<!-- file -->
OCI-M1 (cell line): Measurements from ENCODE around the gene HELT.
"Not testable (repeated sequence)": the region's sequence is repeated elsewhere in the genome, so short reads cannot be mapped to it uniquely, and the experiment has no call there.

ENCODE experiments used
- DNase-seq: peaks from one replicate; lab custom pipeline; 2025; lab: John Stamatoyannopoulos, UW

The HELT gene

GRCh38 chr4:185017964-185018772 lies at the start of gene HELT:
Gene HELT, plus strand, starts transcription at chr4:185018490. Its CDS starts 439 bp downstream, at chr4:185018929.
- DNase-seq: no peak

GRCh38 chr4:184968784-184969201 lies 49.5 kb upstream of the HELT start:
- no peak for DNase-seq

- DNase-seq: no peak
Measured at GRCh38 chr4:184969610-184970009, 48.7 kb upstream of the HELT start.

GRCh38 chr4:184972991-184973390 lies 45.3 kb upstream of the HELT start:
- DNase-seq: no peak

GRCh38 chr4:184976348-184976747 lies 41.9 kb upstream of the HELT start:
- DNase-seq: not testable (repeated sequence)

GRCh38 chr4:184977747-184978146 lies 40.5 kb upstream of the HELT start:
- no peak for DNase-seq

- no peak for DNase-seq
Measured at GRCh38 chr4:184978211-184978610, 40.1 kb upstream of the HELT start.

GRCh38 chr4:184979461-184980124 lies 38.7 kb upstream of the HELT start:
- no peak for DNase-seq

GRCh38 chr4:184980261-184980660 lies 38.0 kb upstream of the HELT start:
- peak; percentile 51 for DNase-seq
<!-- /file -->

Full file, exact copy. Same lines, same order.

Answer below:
OCI-M1 (cell line): Measurements from ENCODE around the gene HELT.
"Not testable (repeated sequence)": the region's sequence is repeated elsewhere in the genome, so short reads cannot be mapped to it uniquely, and the experiment has no call there.

ENCODE experiments used
- DNase-seq: peaks from one replicate; lab custom pipeline; 2025; lab: John Stamatoyannopoulos, UW

The HELT gene

GRCh38 chr4:185017964-185018772 lies at the start of gene HELT:
Gene HELT, plus strand, starts transcription at chr4:185018490. Its CDS starts 439 bp downstream, at chr4:185018929.
- DNase-seq: no peak

GRCh38 chr4:184968784-184969201 lies 49.5 kb upstream of the HELT start:
- no peak for DNase-seq

- DNase-seq: no peak
Measured at GRCh38 chr4:184969610-184970009, 48.7 kb upstream of the HELT start.

GRCh38 chr4:184972991-184973390 lies 45.3 kb upstream of the HELT start:
- DNase-seq: no peak

GRCh38 chr4:184976348-184976747 lies 41.9 kb upstream of the HELT start:
- DNase-seq: not testable (repeated sequence)

GRCh38 chr4:184977747-184978146 lies 40.5 kb upstream of the HELT start:
- no peak for DNase-seq

- no peak for DNase-seq
Measured at GRCh38 chr4:184978211-184978610, 40.1 kb upstream of the HELT start.

GRCh38 chr4:184979461-184980124 lies 38.7 kb upstream of the HELT start:
- no peak for DNase-seq

GRCh38 chr4:184980261-184980660 lies 38.0 kb upstream of the HELT start:
- peak; percentile 51 for DNase-seq